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F & F


Allowing the MPAA to hack your PC
posted by filter_editor on Thursday July 25, @11:06AM
from the hack-in-the-name-of-copyright dept.
Digital Entertainment Wrighter the Pessimist writes "ZDNet is reporting more on a bill that would give the MPAA, RIAA, and other ominous acronyms the ability to "hack" an individual's PC with impunity. The bill would grant immunity to MPAA and others from lawsuits arising from hacking PCs of people whom they have a "reasonable basis" to believe are pirating their copyrighted works. The bill does not define what types of technological warfare is allowed, but it does warn them not to delete files. This AP story was reported earlier, relating to the MPAA's attempts to foil piracy by uploading bogus files to peer-to-peer networks. That article mentions that such practices might be illegal. If that is illegal, what about the MPAA DoSing a pc? Seems mighty suspect to me."

Edelman v. N2H2, Inc. - Requesting Declaratory Judgment | Orin Kerr Opens Cybercrime Mailinglist  >


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    Allowing the MPAA to hack your PC | Login/Create an Account | Top | 7 comments | Search Discussion
    The Fine Print: The following comments are owned by whoever posted them. We are not responsible for them in any way.
    Text of Bill (Score:1)
    by bwtaylor on Thursday July 25, @02:34PM (#125)
    User #184 Info
    The text of the bill [politechbot.com] as introduced, posted (in pdf format) on Declan McCullagh's site.

    I was very disappointed to learn that Lamar Smith (R-TX), who is my representative, is one of the sponsors of the bill. I wrote him and told him he just lost my vote.
    Due Process (Score:1)
    by Kolya ({kmcrober} {at} {law.harvard.edu}) on Thursday July 25, @04:24PM (#127)
    User #20 Info
    If the DOJ is signing off on MPAA DOS attacks, then shouldn't some form of due process be observed?
    I call this the "anal probe" bill (Score:0)
    by Anonymous Coward on Friday July 26, @10:49AM (#128)
    the Content Cartel want access to everything, on their terms. Why assume they'll stop before insisting on the right to body cavity searches?
    Entrapment? (Score:2)
    by CopyGuru on Monday July 29, @11:01PM (#133)
    User #29 Info | http://cyber.law.harvard.edu/people/emerick.html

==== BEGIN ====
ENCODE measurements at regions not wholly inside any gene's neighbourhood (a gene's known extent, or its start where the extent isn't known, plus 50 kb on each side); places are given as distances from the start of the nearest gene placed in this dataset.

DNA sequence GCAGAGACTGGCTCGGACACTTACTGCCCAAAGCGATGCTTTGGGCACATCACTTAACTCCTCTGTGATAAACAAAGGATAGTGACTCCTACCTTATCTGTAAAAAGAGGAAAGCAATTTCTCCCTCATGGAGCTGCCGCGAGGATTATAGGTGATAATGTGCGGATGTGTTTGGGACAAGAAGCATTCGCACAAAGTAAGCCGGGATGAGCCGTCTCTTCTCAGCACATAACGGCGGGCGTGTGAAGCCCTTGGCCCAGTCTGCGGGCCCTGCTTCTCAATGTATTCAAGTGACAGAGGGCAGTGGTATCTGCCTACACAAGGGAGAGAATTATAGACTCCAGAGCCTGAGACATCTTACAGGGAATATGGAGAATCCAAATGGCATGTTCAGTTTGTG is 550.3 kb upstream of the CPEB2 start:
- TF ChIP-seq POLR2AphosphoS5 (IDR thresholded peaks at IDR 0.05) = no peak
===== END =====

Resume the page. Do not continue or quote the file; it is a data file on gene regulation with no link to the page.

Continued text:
This all seems very fishy to me. So, the RIAA can search my hardrive to look for supposedly pirated works? What if I just decided to name a file "Fat Boy Slim Remix," when, really, it was just me talking to myself online? Do the RIAA and other organizations really have the time to pay their employees to do such time consuming work that, to me, seems quite illegal? And, finally, isn't it some form of entrapment if an MPAA employee were to contact me and ask me if I have a copy of Alice in Wonderland and, if so, could I forward them a copy?

    Very fishy.

    Re:Entrapment - Trespass (Score:1)
    by nosher on Thursday August 01, @06:52AM (#151)
    User #322 Info
    Is not the possible action of the MPAA/RIAA (or any of its cronies), in invading my PC with a view to parsing its contents supposedly looking for some of "their" content, tantamount to trespass (one of the oldest precedents in law) against my and/or my property (i.e. my PC) - as this invasion will have been done without my express consent and without invitation. I would have thought in that case that disguising a dummy file as some copyrighted content and having the RIAA "remove" that which they patently do not own from my PC would be actionable, or would that also count as "entrapment"?
    Re:Entrapment - Trespass (Score:1)
    by nategall on Thursday August 01, @10:08AM (#158)
    User #326 Info | http://grep.law.harvard.edu/

    an interesting bit on my cable modem. The way the law is written, the cable company has the legal right to access and inspect all equipment which is connect to their network. They already have this right.

    BUT, i think that the new law allows anyone who have copyrights to inspect suspected systems for their works. EVERYONE. any idiot who published something on the web has the right to check other peoples machines for their works. So, I am offically copyrighting this poorly written rambling and I will be searching your hard drive to see if you have ripped me off.

    also, http://www.theregus.com had some cool articles Congress to turn hacks into hackers [theregus.com]

    "How cool is that? When Berman's bill is passed I'll be allowed to break in to the pass-protected members' sections of Web sites and root people's corporate networks and home boxes whenever I have a 'reasonable suspicion' that The Register's copyrighted works might be getting passed around without permission."

    and also this gem Valenti backs away from P2P hack bill [theregus.com]
    It means that anyone with a copyright will be allowed to hack the daylights out of anyone, including MPAA Headquarters, so long as they have a 'reasonable suspicion' of infringement and notify the DoJ of their intent at least seven days before commencing the attack.

    I have a feeling that we are screwed.

    nategall says "blah!"
    What about outside the USA? (Score:1)
    by Herring on Thursday August 01, @03:13AM (#143)
    User #312 Info
    As a British citizen, I don't believe I am subject to such laws, or are they going to steamroller over peoples' rights because they can afford more lawyers than us? *Boggle*

    Humanity has the stars in its future, and that future is too important to be lost under the burden of juvenile folly and ignorant superstition. - Isaac Asimov

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